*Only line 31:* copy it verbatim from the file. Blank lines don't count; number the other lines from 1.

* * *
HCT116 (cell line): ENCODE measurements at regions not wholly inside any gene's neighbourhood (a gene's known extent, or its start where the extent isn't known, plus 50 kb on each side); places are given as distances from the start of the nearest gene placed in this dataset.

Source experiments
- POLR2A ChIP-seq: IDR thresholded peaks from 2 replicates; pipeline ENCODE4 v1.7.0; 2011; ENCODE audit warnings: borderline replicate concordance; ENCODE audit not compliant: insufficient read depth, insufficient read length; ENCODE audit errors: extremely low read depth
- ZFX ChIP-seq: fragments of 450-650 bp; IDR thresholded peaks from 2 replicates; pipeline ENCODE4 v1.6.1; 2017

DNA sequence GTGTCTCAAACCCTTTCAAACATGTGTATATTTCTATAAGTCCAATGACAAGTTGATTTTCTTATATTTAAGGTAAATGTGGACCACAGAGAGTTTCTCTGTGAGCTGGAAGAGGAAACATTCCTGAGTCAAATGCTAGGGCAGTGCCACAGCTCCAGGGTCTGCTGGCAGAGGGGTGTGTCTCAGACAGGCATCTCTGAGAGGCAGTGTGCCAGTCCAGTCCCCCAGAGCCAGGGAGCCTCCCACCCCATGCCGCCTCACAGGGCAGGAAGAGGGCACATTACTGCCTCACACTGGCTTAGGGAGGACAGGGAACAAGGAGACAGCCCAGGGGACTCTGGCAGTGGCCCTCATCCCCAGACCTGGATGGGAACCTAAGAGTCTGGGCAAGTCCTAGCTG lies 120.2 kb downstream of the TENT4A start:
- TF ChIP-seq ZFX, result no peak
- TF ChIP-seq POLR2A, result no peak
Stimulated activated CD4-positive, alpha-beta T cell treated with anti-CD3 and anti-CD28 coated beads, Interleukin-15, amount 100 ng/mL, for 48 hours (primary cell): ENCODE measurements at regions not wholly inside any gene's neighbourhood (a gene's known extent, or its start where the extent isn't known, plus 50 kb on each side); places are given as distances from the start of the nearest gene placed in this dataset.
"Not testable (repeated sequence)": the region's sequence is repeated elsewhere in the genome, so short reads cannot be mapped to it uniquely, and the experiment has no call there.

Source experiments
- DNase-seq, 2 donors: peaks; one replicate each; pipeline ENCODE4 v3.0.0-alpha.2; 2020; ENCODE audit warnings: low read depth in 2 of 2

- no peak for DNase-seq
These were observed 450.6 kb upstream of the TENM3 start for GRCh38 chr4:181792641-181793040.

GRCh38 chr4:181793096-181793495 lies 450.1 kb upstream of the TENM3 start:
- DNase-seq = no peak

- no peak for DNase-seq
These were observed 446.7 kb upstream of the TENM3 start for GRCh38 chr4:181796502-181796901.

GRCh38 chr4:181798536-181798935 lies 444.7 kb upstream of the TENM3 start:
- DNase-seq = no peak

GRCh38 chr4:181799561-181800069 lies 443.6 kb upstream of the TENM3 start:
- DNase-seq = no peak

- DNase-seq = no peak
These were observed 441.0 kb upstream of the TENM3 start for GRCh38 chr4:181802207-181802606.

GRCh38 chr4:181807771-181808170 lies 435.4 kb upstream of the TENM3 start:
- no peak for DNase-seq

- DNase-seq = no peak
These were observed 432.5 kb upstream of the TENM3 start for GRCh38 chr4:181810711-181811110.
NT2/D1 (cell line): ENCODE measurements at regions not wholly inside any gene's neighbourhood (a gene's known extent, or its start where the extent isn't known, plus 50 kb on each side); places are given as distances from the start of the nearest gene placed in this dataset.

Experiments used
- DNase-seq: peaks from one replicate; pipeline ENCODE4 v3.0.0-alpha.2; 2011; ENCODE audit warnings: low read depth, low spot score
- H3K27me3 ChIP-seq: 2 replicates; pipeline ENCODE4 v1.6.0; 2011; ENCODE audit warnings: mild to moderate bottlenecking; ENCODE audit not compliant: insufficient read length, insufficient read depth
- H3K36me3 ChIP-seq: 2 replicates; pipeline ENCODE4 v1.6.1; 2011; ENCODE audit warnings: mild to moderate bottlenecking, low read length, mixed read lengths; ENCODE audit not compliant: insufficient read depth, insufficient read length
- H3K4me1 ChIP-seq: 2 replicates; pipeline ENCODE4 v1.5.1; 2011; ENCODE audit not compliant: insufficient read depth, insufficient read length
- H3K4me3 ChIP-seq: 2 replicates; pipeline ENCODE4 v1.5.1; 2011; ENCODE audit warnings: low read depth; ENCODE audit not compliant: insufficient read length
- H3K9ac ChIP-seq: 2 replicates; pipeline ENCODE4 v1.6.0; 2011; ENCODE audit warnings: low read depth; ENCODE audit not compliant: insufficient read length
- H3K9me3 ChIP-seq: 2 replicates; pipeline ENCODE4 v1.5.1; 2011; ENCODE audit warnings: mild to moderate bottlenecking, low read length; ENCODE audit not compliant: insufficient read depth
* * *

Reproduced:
- H3K27me3 ChIP-seq: 2 replicates; pipeline ENCODE4 v1.6.0; 2011; ENCODE audit warnings: mild to moderate bottlenecking; ENCODE audit not compliant: insufficient read length, insufficient read depth